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B Quark Energies

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  1. Aug 8, 2017 #1
    I am using a program that requires the energy of the up quark and down quark be given in Joules. I tried to find these values on the internet but could not find these values. Can someone please tell me what is the energy of the Up and Down Quark in Joules?
     
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  3. Aug 8, 2017 #2

    mfb

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    That's like asking for the speed of a car. What is the speed of a car?

    It depends on where these quarks are, and (unlike for cars) often the energy is not even a well-defined number. Do you mean the mass (or the mass-energy equivalent) of the quarks? The Particle Data Group has numbers.
     
  4. Aug 8, 2017 #3
    What do you mean by "Energy of the up/down quark"? If you want to convert energies from electronvolt to joules, https://en.wikipedia.org/wiki/Electronvolt should be an obvious starting point.
     
  5. Aug 8, 2017 #4
    okay here's what I have. Check my math. I simply averaged the min max values for mass in Electron volts for the Up Quark and the Down quark then I converted to Joules.

    Up Quark = 2.01 Mev = Average value from standard Model
    Up Quark = 3.36457079e-13 Joules Converted to Joules
    .000000000000336457079 Joules = Input into Program


    Down Quark = 4.79 Mev = Average value from standard Model
    Down Quark = 7.67442575e-13 Joules Converted to Joules
    .000000000000767442575 Joules = Input into Program
     
  6. Aug 8, 2017 #5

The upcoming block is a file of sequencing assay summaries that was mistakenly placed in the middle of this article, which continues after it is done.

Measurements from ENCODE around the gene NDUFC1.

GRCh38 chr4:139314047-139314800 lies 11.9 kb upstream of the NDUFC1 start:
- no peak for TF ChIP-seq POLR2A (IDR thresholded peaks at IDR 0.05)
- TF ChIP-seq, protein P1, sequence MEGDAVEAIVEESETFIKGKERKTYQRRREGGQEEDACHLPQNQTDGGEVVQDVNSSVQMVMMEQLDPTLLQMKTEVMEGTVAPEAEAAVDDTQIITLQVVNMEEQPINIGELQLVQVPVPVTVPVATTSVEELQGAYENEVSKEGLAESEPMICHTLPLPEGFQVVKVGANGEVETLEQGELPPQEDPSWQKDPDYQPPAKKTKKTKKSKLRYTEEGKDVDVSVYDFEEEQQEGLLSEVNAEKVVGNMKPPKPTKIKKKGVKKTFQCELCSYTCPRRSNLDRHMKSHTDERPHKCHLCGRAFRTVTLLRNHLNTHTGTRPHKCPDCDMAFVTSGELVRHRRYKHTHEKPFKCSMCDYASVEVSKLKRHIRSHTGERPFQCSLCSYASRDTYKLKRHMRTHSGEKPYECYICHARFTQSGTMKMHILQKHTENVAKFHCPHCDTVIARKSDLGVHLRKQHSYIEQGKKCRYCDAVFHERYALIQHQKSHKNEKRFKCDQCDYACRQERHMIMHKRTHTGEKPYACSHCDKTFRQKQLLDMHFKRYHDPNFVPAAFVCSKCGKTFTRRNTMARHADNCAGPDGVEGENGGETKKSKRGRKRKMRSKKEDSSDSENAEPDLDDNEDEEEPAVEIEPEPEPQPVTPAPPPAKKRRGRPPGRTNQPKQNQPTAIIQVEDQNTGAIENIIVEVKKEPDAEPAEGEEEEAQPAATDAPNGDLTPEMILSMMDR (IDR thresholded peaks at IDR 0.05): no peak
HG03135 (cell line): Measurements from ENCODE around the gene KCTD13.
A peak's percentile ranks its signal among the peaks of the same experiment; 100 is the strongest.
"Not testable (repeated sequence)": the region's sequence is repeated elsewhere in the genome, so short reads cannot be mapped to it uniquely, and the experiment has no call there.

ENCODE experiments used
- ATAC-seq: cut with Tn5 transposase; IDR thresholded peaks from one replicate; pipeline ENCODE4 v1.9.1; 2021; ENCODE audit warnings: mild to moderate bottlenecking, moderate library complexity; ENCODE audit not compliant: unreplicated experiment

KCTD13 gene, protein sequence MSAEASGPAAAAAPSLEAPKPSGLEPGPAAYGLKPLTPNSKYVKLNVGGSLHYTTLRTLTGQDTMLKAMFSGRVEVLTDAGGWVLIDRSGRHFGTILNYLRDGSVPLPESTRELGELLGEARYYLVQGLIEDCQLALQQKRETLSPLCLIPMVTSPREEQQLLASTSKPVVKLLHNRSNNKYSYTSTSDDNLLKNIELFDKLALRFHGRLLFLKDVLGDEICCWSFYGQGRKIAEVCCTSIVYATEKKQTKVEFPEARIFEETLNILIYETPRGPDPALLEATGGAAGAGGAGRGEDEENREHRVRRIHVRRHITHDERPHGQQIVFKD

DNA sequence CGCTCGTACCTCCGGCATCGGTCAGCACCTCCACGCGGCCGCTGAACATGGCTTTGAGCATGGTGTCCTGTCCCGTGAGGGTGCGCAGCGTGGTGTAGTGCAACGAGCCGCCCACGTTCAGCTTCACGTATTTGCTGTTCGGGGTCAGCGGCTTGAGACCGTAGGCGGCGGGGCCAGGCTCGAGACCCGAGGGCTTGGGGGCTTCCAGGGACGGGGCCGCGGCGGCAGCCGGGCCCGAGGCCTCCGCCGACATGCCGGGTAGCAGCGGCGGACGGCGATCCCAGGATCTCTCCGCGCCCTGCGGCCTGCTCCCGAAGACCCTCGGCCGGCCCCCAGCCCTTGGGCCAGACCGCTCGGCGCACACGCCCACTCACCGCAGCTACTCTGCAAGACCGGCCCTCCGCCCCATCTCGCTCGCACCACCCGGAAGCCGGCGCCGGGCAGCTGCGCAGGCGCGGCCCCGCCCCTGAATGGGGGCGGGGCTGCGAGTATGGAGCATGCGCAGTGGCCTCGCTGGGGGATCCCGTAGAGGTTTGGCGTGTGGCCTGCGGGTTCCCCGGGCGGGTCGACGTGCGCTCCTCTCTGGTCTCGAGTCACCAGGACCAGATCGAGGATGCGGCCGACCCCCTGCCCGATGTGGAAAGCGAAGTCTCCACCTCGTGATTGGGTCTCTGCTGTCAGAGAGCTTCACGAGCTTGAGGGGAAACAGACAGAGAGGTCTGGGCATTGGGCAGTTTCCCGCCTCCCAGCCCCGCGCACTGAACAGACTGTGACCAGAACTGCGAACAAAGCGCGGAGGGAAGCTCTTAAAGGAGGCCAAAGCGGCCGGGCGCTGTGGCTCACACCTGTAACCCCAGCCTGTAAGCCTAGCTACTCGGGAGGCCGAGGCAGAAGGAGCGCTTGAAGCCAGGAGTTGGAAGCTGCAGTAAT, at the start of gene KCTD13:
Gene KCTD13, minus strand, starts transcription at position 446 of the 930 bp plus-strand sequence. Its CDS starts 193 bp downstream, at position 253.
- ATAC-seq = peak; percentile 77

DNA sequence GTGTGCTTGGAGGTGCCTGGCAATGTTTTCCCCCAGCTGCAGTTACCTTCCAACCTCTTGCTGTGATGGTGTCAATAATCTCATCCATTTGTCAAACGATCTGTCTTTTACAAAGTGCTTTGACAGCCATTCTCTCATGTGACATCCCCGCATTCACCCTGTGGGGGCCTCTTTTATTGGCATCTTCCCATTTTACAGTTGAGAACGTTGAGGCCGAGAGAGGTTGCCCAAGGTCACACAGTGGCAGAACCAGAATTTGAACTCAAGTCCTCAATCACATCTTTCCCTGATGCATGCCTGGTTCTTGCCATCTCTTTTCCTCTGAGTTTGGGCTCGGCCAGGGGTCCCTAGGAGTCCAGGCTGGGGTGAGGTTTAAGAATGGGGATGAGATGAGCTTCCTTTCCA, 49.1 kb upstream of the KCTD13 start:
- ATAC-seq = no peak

mfb

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    These are estimates for the quark masses. There is no theoretical prediction for them and experimental measurements are very challenging as the quarks cannot occur as isolated particles.

    The conversion from MeV to J is right. You can easily round the numbers to 2 significant digits, even the second digit is not very meaningful.
     
  7. Aug 14, 2017 at 9:04 AM #6
    Thanks for the confirmation of my calculations. I did not know that there was no theoretical prediction for them. That is interesting. So the estimation that we have are vague. How do we determine the masses of particles that we can isolate? I would be very interested to know that.
     
  8. Aug 14, 2017 at 11:02 AM #7

    mfb

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    It depends on the particle. If it lives long enough and has an electric charge, put it in a Penning trap. If it decays, measure the energies of the decay products. The only neutral long-living/stable objects known are atoms, and you can ionize them to put them to give them a charge.

    If we can produce it in electron/positron collision, measure the energy where it gets produced.

    Neutrino masses are much more complicated.
     
  9. Aug 14, 2017 at 12:27 PM #8
    This all seems so indirect. Thanks for the additional info. I will give this information some more thought.
     
  10. Aug 14, 2017 at 12:41 PM #9

    Drakkith

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    Indeed. Quarks can't occur as isolated particles, so we can't just put them on a scale or something. We have to resort to complicated, indirect methods to measure their masses.
     
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